Fruit Energy Jellies

I don’t know where to start so I’ll just start with telling you that I’m really excited about this.

I’ve been wanting a substitute for gel blocks for a long time. I don’t like the texture or taste. I usually just stick to squeezable energy gels. I don’t love those either, but it’s better than hitting the wall on a long run.

BGE is a picky eater, but for some reason, he’ll still eat any of the aforementioned products. I’m not going to be one of those crazy wives who tell their hubbies what they’re allowed to eat, but I did want him to have something a little more palatable.

I went through bag after bag of fruit. I was determined not to use agar-agar or gelatin. Sometimes I got a good result (the filling in the fruit tarts) and sometimes I would end up scraping burned strawberries into the garbage. Poor strawberries.

Anyways, when Cynthia from Two Red Bowls debuted her mochi recipe last week, I immediately whipped up a batch without even bothering to change out of my stinky running running clothes. I even skipped my ice bath. While the mochi were in the oven, it hit me. The thing I had been missing from my energy jellies had been sitting in my fridge all along. Sweet rice flour!

These came out perfect and they helped BGE power through the last day of Sufferfest. And yes, they have a lot of sugar, but they’re meant for an instant carb boost before or during and intense workout. A sugar rush for your endorphin rush.

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Fruit Energy Jellies

Ingredients

    for each batch
  • 14-16 oz frozen fruit (I used peach for one batch, and triple berry for the other)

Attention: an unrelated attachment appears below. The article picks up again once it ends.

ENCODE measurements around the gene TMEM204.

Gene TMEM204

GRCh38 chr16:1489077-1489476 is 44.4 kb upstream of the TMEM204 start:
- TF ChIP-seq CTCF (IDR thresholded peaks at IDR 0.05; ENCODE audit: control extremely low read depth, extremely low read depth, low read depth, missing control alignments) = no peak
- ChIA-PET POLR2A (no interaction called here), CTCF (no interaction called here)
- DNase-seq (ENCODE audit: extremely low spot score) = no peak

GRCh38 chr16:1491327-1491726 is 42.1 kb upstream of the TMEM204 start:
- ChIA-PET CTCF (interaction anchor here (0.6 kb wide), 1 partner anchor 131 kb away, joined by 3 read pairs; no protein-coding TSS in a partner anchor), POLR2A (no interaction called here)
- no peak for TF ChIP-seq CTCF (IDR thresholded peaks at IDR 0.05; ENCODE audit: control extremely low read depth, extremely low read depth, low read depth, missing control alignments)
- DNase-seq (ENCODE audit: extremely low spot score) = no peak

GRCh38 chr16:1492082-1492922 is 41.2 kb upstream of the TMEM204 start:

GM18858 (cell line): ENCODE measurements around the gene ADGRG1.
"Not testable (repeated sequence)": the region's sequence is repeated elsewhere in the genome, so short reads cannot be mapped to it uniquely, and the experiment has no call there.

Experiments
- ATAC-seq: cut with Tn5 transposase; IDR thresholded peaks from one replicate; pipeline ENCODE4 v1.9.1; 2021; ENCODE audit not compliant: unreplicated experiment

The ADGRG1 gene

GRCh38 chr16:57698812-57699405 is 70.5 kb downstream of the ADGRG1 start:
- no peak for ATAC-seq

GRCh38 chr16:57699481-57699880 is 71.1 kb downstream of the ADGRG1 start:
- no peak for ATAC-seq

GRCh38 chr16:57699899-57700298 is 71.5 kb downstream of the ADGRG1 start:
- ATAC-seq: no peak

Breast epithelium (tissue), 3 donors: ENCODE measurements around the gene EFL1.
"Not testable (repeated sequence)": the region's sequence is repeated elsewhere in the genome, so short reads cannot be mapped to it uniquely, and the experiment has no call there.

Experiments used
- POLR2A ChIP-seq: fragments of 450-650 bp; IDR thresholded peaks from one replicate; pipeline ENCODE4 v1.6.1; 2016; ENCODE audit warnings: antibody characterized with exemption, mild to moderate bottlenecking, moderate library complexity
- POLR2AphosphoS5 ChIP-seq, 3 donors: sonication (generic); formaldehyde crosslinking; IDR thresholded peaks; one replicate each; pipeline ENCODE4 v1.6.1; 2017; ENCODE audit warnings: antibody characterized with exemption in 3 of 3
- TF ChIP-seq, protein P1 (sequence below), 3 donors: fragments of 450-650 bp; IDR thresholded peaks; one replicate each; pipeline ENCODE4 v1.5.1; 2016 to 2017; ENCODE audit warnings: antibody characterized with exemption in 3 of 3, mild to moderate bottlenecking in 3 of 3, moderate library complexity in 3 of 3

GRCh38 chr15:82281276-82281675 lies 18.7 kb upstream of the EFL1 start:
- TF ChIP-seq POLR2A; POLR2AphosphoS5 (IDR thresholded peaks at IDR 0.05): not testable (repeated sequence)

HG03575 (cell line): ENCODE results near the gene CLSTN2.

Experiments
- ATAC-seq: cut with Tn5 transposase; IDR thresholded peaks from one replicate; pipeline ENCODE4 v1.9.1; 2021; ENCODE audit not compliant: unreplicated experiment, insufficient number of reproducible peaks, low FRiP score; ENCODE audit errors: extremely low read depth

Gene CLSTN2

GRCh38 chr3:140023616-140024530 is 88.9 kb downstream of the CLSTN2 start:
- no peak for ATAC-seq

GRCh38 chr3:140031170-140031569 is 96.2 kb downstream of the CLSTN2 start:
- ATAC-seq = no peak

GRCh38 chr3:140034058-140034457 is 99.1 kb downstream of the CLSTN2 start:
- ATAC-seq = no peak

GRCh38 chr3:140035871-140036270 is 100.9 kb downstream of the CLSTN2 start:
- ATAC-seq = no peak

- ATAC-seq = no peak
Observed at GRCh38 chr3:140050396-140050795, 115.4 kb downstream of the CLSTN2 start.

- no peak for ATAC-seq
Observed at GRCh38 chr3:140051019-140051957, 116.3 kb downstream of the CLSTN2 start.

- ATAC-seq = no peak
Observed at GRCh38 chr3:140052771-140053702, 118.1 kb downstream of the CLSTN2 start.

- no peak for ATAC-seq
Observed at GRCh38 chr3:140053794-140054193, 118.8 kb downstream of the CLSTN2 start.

• 12 dates, pitted and chopped
  • 1 cup of sweet rice flour
  • 1/2 cup of sugar

Instructions

  1. Combine the flour and the sugar and aside.
  2. Defrost the fruit in a covered saucepan over medium heat, 8-10 min.
  3. Add the chopped dates and cook, covered, another 10 min.
  4. Remove from heat and puree.
  5. Immediately add the rice flour mixture. Mix well and get rid of any lumps.
  6. Preheat your oven to 275. Line a pan with parchment and dump your fruit mix into that. I was able to fit two batches in one 9 x 13 pan. (I didn't want the jellies to be tiny, like mochi) You should be able to spread the fruit in a a 9 x 6.5 rectangle.
  7. Cover the fruit with foil and bake for 30 minutes. Take it out and make some score marks across the top. This will help the jellies cook evenly. Otherwise, a firm skin will form across the top and it won't cook all the way through.
  8. Put the foil back on the pan, and the pan back in the oven.
  9. Cook for at least one more hour. It may need an hour and 10 min.
  10. Let it set completely (aka overnight) before you cut it. It helps to oil your knife beforehand. If you want to, you can use a pizza cutter.
http://kitchenwindowclovers.com/fruit-energy-jellies/

 

12 thoughts on “Fruit Energy Jellies

  1. Oh my god, THIS IS SO COOL!!!!! I am not a runner or endurance sports-er in any sense, so I would have never thought any of my recipes could be adapted for use in something like a gel block or fruit gel — omg. You’ve made my day. They sound and look tasty, too!! 😀 (Can I eat them for my TV marathons?)

  2. Yes! haha. I blue one for a BrBa marathon and then a dirigable plum (i wish) for a Harry Potter marathon. I want to thank you so so much for your mochi recipe. I was about to give up on home made energy jellies.

    1. They are quick to make, Shannon! As long as your kitchen timer is loud and annoying, you can pretty much pop them in the oven and then go about your other business. Like folding loads of clothes :/ my least favorite chore ever.

    1. Energy gels also make me gag. Especially in the winter when they get all cold and come out in one big lump. Yuck.

  3. So interesting! It never even occurred to me to try making my own fruit energy jellies…but wait, why were you determined not to use agar-agar? Is it bad for you?? I just bought some a few months ago and I thought it seemed harmless…

    1. I couldn’t find it a lot of places. So if I couldn’t find it easily, I didn’t want to send other people on a wild-goose chase either. Rice flour, on the other hand, is everywhere (and so cheap, too!)

    1. I get where you’re coming from! I love frozen fruit in smoothies, but sometimes I get smoothie-d out. Smothered by smoothie

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